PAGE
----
THE call to choose the “beloved community” over chaos, in the wake of racial animosity in Charlottesville (News, 18 August), is not naïve, the Presiding Bishop of the Episcopal Church in the United States, the Most Revd Michael Curry, has said.
In a recorded message published last week, Bishop Curry said that Christians must work towards reconciliation, and insisted that the alternative was “unthinkable”.
“I know that there may be a sense in which notions of the beloved community of God . . . may sound nice but naïve, maybe idealistic but unrealistic,” he said. “I have been around a while, and yet the truth is the beloved community is not just idealistic and it is not naïve. In the horror of what we have seen and experienced on the streets of Charlottesville — neo-Nazis shrieking hatred, racial supremacy . . . racial animosity, bigotry, bile — in those voices and those shrieks we have seen the alternative to the beloved community. And the alternative to the beloved community is unthinkable. We cannot, we must not, and we will not go there.”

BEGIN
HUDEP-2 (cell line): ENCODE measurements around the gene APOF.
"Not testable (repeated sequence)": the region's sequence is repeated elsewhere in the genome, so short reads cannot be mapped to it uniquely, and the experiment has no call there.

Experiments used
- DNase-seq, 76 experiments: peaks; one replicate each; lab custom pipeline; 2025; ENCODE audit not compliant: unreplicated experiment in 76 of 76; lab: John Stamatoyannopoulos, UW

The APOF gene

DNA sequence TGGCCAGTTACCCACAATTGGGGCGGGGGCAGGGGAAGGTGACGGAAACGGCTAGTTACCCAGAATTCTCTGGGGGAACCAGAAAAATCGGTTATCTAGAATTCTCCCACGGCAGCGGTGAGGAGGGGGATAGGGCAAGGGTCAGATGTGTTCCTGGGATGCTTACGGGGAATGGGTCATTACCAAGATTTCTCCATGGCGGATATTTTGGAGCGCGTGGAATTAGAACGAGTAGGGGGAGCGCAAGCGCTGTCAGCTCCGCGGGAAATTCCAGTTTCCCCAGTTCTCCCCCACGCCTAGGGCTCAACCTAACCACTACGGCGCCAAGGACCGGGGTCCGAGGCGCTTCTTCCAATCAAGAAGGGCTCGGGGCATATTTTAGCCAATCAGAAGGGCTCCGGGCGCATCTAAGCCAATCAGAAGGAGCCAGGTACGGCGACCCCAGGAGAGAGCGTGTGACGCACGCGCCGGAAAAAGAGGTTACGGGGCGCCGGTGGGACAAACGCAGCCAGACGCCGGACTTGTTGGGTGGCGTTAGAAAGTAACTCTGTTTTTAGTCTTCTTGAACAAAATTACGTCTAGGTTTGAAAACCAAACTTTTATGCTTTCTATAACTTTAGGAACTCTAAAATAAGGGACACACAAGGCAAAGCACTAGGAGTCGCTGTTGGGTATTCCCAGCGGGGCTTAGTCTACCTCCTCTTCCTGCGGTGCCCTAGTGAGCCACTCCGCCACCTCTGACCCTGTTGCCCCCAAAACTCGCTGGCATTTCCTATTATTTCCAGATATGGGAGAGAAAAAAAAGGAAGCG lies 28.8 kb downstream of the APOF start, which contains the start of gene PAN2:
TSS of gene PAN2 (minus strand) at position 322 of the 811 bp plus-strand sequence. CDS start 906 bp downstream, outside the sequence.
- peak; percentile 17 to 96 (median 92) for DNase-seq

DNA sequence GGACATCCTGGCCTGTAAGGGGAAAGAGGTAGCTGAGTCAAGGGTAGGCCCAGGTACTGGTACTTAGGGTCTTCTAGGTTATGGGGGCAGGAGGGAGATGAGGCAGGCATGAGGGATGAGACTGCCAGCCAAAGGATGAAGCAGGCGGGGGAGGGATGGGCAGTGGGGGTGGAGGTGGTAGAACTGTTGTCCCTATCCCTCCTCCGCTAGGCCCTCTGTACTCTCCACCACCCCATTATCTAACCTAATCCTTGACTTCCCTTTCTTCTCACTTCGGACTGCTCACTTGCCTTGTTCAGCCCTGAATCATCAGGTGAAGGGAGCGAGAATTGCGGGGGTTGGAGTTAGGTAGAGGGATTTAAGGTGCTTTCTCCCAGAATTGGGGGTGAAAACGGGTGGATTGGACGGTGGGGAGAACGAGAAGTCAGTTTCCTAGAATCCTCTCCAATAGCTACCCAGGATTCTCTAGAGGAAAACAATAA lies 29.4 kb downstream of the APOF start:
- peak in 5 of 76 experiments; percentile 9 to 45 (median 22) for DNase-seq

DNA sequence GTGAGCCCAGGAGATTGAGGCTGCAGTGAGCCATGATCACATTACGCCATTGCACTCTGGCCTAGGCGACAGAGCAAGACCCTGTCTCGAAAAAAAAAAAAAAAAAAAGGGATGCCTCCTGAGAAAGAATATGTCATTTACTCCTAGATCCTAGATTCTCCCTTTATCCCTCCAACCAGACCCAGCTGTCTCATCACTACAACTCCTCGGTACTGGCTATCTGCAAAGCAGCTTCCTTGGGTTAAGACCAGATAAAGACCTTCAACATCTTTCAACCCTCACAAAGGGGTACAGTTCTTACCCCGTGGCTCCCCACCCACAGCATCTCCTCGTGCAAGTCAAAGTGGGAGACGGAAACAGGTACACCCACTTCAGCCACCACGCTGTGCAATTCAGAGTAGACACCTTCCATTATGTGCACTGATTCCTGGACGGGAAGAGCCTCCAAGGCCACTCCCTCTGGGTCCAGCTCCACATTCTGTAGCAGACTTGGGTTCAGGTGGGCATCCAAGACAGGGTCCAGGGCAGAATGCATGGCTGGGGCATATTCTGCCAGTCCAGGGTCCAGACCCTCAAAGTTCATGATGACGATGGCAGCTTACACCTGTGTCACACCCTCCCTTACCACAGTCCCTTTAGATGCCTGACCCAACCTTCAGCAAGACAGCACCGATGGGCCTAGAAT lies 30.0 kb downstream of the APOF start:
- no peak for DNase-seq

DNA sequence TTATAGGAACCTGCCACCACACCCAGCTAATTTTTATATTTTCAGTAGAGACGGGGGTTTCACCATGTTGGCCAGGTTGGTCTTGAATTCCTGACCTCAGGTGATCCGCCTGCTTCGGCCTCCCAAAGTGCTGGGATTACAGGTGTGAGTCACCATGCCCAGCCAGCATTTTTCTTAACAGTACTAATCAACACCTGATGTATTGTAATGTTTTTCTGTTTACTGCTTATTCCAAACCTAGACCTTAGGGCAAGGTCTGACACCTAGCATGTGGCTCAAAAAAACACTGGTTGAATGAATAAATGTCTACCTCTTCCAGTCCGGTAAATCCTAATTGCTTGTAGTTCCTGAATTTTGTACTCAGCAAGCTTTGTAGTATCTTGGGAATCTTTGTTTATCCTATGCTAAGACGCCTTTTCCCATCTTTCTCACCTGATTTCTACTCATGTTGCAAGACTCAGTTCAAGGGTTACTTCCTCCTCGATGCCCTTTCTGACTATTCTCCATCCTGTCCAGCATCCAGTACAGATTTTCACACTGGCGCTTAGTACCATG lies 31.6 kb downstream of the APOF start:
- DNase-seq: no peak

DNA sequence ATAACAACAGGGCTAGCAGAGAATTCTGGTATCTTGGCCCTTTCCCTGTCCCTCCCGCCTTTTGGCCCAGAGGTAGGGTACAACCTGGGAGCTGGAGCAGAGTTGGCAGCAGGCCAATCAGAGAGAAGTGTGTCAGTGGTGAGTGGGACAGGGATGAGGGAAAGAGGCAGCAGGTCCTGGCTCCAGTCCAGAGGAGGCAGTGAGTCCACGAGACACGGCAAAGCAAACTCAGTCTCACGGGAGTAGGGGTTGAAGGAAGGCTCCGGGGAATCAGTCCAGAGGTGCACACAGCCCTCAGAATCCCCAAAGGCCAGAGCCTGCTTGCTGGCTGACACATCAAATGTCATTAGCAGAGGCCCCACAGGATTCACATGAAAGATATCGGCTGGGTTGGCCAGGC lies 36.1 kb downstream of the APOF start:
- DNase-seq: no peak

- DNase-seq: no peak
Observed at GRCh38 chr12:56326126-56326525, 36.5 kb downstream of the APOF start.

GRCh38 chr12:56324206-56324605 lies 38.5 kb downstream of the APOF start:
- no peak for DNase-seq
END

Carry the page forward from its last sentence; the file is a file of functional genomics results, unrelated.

He spoke of “a sense of darkness in our land”, and “new martyrs” such as Heather Heyer, killed when a man drove into counter-protesters in Charlottesville. He recalled the last book published by Martin Luther King, in 1967, a year of “racial tension and animosity”: Where Do We Go from Here: Chaos or community?
The United States was again at a “moment of decision. . . I truly believe that Jesus of Nazareth has shown us the way, the way beyond the chaos to community.”
He concluded by recalling a song sung by slaves in the southern states, before the Civil War: “Walk together children, don’t you get weary, ’cos there’s a great camp meeting in the Promised Land.”